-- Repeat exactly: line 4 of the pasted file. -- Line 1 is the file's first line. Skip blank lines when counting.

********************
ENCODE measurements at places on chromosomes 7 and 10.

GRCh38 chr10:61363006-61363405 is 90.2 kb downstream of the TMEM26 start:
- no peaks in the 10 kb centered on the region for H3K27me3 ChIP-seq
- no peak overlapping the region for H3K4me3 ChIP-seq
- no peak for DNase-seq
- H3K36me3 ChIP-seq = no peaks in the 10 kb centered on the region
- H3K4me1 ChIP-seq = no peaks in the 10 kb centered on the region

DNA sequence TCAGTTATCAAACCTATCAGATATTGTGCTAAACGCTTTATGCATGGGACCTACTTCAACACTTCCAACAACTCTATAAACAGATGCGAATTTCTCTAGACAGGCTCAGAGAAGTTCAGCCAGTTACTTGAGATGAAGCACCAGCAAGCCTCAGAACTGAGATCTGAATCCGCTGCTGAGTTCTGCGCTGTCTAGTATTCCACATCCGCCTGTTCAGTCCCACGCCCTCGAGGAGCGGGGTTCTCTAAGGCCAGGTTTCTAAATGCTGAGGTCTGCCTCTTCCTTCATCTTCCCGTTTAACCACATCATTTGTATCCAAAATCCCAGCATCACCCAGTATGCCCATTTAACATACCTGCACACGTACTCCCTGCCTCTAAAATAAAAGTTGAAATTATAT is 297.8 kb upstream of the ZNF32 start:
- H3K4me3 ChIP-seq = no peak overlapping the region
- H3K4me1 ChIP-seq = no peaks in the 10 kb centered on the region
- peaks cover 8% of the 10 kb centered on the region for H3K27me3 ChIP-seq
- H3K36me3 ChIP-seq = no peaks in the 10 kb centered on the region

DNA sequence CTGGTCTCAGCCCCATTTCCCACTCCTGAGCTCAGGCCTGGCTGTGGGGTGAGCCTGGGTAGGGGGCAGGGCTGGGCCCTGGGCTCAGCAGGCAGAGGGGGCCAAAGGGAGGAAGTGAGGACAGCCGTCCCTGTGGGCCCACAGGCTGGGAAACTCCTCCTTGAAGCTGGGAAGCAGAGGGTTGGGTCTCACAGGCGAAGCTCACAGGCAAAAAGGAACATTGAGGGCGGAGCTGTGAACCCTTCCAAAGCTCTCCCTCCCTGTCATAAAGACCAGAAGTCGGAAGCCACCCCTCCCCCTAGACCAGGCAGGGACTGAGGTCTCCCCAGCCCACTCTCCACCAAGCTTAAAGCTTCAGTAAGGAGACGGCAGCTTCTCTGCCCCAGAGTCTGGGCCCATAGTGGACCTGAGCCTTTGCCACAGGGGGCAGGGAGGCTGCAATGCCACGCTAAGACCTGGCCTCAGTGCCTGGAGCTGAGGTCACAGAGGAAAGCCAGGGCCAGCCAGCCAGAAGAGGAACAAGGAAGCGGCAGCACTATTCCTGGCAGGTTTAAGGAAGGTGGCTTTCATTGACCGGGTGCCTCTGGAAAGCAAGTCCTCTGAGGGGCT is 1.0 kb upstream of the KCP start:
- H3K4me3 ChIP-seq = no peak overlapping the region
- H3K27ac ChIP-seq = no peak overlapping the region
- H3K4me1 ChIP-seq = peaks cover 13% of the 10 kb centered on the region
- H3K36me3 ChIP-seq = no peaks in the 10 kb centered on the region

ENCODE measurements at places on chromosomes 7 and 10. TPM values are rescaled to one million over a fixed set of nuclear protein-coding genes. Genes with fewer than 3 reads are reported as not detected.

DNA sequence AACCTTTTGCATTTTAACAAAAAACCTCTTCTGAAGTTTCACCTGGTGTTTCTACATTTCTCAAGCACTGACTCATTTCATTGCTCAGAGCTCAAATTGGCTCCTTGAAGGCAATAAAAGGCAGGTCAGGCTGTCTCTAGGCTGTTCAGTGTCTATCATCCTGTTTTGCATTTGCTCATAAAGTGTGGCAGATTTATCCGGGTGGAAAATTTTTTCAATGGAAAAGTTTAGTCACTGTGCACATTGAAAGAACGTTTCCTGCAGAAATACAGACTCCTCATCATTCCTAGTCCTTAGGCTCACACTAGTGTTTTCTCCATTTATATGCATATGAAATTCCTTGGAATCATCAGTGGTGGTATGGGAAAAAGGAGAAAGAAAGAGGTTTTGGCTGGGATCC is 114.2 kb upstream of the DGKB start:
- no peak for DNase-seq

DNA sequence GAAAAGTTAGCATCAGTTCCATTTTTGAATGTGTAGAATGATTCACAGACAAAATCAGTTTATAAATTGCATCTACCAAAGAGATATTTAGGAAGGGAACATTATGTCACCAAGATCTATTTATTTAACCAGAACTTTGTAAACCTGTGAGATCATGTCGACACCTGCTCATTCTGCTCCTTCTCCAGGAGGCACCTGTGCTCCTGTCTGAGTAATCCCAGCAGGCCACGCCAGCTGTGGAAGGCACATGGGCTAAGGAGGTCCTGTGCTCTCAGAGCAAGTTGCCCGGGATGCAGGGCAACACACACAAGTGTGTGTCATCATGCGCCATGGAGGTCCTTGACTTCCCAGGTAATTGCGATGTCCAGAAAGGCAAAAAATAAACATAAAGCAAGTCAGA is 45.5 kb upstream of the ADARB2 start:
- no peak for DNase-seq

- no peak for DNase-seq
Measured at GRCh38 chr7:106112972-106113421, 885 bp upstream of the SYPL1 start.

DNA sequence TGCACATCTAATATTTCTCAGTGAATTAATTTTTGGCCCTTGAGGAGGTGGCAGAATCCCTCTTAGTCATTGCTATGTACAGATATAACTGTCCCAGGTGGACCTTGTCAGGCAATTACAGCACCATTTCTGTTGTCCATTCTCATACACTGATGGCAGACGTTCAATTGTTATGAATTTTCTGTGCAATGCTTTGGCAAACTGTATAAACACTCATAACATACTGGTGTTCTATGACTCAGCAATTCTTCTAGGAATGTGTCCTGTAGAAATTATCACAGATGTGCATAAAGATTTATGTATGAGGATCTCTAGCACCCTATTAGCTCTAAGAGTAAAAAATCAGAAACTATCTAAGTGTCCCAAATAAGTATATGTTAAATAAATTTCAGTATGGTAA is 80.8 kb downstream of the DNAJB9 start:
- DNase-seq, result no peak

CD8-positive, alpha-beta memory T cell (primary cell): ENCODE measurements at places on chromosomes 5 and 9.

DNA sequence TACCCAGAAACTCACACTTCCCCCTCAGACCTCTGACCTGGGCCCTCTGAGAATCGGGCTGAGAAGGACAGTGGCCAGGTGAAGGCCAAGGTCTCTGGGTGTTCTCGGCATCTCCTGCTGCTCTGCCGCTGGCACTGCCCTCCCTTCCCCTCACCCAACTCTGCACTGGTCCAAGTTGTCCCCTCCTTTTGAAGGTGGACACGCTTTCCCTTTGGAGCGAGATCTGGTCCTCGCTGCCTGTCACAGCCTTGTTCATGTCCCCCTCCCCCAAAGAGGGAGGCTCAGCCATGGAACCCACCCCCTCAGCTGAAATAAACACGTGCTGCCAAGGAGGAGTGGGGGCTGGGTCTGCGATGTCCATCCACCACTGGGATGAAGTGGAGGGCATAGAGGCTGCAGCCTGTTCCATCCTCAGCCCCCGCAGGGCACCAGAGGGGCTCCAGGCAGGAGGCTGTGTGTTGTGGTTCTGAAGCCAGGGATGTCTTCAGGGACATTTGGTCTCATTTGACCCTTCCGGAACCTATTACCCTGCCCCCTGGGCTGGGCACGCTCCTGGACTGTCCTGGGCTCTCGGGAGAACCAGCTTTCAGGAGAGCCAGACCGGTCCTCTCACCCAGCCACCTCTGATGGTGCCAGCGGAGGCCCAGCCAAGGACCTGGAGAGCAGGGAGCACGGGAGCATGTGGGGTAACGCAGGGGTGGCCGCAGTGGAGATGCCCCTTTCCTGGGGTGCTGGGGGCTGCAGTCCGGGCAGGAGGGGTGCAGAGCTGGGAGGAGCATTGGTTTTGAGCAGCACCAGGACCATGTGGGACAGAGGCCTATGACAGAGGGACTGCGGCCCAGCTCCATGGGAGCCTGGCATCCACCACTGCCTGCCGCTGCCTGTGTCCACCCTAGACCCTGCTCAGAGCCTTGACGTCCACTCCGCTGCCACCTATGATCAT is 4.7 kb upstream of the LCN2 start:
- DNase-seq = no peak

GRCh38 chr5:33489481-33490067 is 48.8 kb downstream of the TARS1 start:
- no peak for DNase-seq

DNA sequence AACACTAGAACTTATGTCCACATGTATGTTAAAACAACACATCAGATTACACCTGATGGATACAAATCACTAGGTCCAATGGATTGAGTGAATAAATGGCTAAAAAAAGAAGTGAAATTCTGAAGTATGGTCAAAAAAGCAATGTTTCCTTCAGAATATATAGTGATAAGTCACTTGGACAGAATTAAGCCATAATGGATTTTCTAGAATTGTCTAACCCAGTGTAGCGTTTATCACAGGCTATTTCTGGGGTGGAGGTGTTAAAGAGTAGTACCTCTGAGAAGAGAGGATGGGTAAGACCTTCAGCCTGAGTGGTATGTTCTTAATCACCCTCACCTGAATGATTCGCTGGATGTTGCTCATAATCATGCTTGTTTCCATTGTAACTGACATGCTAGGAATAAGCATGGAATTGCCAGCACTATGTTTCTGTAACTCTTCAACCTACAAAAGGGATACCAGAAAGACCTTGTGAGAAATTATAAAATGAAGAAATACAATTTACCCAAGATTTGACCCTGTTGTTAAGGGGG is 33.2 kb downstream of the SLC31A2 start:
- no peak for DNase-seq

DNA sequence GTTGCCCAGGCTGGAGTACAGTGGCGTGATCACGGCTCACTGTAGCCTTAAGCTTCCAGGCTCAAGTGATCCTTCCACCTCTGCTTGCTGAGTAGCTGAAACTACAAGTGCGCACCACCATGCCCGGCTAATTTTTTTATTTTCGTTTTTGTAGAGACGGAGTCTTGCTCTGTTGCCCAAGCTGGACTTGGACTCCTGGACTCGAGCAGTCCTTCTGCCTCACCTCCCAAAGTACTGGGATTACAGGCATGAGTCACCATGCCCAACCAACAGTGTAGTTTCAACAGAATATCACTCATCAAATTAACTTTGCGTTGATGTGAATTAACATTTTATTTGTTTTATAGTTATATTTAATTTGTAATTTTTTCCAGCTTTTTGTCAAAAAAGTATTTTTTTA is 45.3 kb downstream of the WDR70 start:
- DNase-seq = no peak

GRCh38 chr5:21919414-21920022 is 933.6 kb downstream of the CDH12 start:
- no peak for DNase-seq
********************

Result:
- no peak overlapping the region for H3K4me3 ChIP-seq